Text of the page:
There are three criteria for judging a digital church rgan: Musicality, Reliability and Value

Virtual Organs include compromises in Musicality, Reliability and Value, as compared to a real digital church organ.

Musical Differences

Most digital organs, whether based on PC’s or dedicated tone-generation technology, use sampling in which pipe sounds are recorded and stored in the organ’s memory for playback.  The most accurate tonal results require that pure pipe sounds be recorded with the microphone placed close to the pipe so that extraneous noises and the acoustics of the building do not corrupt the recorded sound.  This “dry” sampling technique is more complicated than placing the microphones farther out in the room.

PC-based organs, referred to as “Virtual Organs”, place the microphone out in the church when pipes are recorded.  This process is referred to as “wet” sampling since the acoustics (reverberation) of the building, are also recorded.  In addition, extraneous noises including undesirable clicks and clacks from the pipe organ are recorded.  When wet samples are played in a room with its own acoustics, the recorded and real acoustics “collide” producing unnatural results.  Also, the recorded extraneous noises become distortions in the sampled sound.  Playing a Virtual Organs is more akin to playing a recording of an organ, rather than a real-time musical instrument. [See “Wet” Samples Versus Pure Pipe Samples.]

Reliability & Longevity Differences

Pipe organs typically last for decades.  A digital church organ can only meet this goal by being designed and built with quality.  Just as important, the builder must use components that can be supported long into the future and the builder must have the financial stability and capability enabling long-term support.  Virtual Organs are lacking in this area, typically being produced by small companies with little capital.

PC-based organs are basically kits, comprised of PCs from one supplier, sound software from another (often Hauptwerk), MIDI controllers, organ consoles, keyboards, stop controls, etc., from other various suppliers.  No company is responsible for the entire product and the third-party suppliers are typically small and poorly capitalized.  Support and warranty for the organ will only be as good as that of the weakest sub-assembly supplier, a risky venture for purchasers.  [See A Case Study: New “Virtual Organ” Replaced]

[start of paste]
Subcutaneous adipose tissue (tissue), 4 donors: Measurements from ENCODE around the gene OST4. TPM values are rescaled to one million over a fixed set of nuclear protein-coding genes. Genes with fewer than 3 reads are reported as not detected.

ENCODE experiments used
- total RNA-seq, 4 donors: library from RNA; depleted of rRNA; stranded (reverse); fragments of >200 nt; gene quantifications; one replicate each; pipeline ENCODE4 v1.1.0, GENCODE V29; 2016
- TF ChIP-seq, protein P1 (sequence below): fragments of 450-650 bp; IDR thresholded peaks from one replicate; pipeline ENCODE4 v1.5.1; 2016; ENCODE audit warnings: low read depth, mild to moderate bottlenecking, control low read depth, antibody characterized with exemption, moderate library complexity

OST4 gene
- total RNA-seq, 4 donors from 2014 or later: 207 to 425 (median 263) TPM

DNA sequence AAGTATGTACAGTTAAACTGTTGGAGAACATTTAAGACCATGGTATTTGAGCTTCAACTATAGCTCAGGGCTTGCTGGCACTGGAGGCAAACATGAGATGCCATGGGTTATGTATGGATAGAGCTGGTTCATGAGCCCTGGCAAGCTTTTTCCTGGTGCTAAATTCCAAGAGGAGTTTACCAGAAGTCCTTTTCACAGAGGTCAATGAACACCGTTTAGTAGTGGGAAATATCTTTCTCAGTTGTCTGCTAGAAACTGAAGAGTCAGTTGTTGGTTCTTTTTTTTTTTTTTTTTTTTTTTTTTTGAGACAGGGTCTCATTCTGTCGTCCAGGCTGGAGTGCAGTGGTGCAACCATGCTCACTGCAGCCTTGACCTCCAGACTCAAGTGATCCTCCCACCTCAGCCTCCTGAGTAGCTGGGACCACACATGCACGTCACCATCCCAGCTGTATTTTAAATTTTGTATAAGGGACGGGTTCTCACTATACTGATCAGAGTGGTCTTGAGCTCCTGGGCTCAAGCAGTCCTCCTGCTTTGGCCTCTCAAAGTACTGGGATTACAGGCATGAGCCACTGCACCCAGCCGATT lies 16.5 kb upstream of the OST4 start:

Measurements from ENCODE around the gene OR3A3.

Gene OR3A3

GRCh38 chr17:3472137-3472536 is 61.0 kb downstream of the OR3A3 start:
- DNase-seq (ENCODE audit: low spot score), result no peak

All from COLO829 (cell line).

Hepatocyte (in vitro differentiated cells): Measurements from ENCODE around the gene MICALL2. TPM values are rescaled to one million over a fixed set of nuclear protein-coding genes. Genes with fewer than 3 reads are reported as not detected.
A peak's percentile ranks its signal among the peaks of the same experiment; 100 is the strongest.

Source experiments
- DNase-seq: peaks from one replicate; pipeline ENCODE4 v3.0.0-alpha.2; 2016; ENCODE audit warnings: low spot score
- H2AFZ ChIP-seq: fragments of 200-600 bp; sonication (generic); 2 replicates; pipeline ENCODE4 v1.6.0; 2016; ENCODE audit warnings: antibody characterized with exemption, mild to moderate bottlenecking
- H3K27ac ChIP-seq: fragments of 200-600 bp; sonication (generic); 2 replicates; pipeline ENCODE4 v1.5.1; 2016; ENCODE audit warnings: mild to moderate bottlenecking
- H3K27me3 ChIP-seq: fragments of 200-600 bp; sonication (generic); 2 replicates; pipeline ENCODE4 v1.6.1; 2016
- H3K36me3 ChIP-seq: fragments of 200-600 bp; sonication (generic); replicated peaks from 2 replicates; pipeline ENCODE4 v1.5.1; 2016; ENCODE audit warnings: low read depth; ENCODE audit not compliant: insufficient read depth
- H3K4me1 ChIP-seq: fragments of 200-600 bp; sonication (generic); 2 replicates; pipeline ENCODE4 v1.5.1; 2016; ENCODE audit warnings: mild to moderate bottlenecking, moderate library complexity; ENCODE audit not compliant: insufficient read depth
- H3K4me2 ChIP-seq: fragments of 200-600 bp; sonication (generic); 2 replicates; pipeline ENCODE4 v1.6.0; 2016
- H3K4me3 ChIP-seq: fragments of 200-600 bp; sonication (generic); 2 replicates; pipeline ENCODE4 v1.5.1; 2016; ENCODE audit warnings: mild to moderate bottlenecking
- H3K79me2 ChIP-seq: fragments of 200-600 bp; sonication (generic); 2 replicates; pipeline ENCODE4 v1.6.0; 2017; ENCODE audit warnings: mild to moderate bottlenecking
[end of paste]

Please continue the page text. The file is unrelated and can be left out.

Finally, the lifespan of a PC is about five years.  This coupled with the reality that Windows and Apple operating systems are constantly changing makes longevity for PC-based organs problematic.

Value Differences

Value is a function of quality and price.  High quality at an affordable price equals true value.  The chief benefit of Virtual Organs falls to suppliers who can avoid R&D investment and long-term product support responsibilities.  Incredibly, when Virtual Organs are provided with quality subassemblies, they often cost as much, as a real digital organ.

One thought on “Dedicated Versus PC-based Organ Tone Generation Technology

  1. Regarding the PC organ sample sets, I agree that there are those that are ‘room sampled’, are not truly viable for use in a church environment typically. I have heard them personally. Whereas these are acceptable to many people, the distinguished and trained ear can find them to be not totally accurate. There are sampled sets that available that are sampled in front of each pipe. These are generally good for many people and is the preferred method for this type of system. You will pay much more for these sample sets due to the extreme amount of man-hours to perform this long drawn-out process. Will it ever replace a dedicated instrument like Allen makes? I rather doubt it. I feel that it is designed to keep the organ music in churches that want more flexibility than one organ can sometimes provide. It also allows the theatre organ people the ability to play that “big” Wurlitzer in their living rooms. It does perform that task reasonably well. The number one reason is probably cost, of course. Hauptwerk can offer an good low cost alternative for churches. Allen makes AND supports their organs better than anyone in the business, hands down!

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